Until yesterday evening, no one in New York cared much about where a man named Craig Spencer had gone or what he had done. Now his movements seem to be all anyone can talk about.
The 33-year-old doctor tested positive for Ebola last night, a week after returning from Guinea where he was working with Doctors Without Borders to help patients with the deadly disease. After flying back to JFK on October 17 he rode the A, L, and 1 trains, visited the High Line park, went on a three-mile run, ate at an unnamed restaurant (later revealed to be the Meatball Shop), and, on Wednesday night went out bowling in Williamsburg before taking an Uber back to his apartment in Harlem. The next morning, October 23, he had a temperature—a possible symptom of Ebola—so he called the authorities and was rushed to Manhattan’s Bellevue Hospital by health workers in protective gear, where he remains in an isolation ward.
The public and the press were told all this at a press conference last night during which Mayor Bill de Blasio, New York Governor Andrew Cuomo, and New York City Health Commissioner Mary Bassett all took pains to reassure everyone that the situation was solidly under control. Spencer (who, Bassett kept reminding us, is a “medical doctor”) had been taking his temperature twice a day since returning from West Africa, and before Thursday he hadn’t exhibited any symptoms other than fatigue, which is common enough among the Ebola-free population—we’re all fatigued; you’re probably fatigued right now. It’s a hard, tiring life out there.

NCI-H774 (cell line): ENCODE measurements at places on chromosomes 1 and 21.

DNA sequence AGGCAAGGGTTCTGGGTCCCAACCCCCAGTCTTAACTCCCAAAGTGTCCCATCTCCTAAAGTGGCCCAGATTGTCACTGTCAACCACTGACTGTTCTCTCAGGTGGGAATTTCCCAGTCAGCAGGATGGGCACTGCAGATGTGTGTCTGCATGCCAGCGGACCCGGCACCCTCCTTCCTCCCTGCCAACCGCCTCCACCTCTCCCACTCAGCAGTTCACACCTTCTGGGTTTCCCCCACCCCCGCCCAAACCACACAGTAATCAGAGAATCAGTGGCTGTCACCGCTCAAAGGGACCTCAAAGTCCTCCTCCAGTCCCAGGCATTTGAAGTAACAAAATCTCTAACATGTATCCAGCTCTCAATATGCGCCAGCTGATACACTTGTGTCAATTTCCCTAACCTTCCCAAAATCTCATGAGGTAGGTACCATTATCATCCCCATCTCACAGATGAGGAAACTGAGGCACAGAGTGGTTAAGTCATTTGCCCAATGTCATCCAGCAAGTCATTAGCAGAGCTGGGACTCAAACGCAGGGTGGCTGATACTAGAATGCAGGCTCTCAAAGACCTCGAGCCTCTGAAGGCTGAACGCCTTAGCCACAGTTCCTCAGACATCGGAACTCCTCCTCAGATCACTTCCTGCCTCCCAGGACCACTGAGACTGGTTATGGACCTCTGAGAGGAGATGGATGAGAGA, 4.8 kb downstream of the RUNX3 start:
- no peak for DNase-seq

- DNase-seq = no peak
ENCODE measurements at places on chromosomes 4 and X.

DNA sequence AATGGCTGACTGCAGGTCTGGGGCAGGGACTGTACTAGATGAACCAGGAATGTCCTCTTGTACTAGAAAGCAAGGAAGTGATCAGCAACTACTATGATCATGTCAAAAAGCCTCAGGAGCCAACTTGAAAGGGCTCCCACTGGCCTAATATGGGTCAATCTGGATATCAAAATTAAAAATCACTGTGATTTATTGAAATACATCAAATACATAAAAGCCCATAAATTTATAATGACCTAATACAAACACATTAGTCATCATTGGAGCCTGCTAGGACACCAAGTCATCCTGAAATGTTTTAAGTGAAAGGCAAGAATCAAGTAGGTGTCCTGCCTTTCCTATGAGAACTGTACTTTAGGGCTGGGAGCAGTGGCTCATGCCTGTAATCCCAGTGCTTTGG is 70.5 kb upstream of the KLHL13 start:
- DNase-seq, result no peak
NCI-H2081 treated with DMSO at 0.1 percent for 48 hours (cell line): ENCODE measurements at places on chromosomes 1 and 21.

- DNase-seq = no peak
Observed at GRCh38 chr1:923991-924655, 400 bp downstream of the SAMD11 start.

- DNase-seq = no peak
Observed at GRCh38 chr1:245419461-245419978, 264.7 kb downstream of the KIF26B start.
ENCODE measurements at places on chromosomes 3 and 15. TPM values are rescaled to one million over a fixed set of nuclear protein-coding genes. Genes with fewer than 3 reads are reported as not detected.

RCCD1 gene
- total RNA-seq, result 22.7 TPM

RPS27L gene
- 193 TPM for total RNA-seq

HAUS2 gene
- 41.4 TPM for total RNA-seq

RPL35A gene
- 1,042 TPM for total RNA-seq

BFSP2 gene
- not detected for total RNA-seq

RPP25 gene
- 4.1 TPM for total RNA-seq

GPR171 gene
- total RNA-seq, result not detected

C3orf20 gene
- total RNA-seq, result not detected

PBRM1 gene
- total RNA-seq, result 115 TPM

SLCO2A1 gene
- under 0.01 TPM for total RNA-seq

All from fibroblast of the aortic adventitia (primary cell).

Those sorts of reassurances from health professionals are important, according to Paul Slovic, president of Decision Research, a nonprofit that studies public health and perceptions of threat. “[Ebola] is a deadly disease that’s new, unfamiliar, and basically seen as uncontrollable—we don’t have medicines for it, we don’t have vaccines to prevent it,” he said. “All these things contribute to a certain dread of Ebola, which makes it understandable that people are anxious or nervous.”
Retracing Spencer’s steps and who he may have brushed against while strolling along the High Line is close to impossible. “You’ll never figure out who all was on the subway or at the bowling alley or whatever,” said Diane Griffin, chair of Molecular Microbiology and Immunology at Johns Hopkins University’s Bloomberg School of Public Health. “Although at the same time those kinds of very casual contacts are highly unlikely to lead to transmission.” (Try telling that to Motherboard's Jason Koebler.)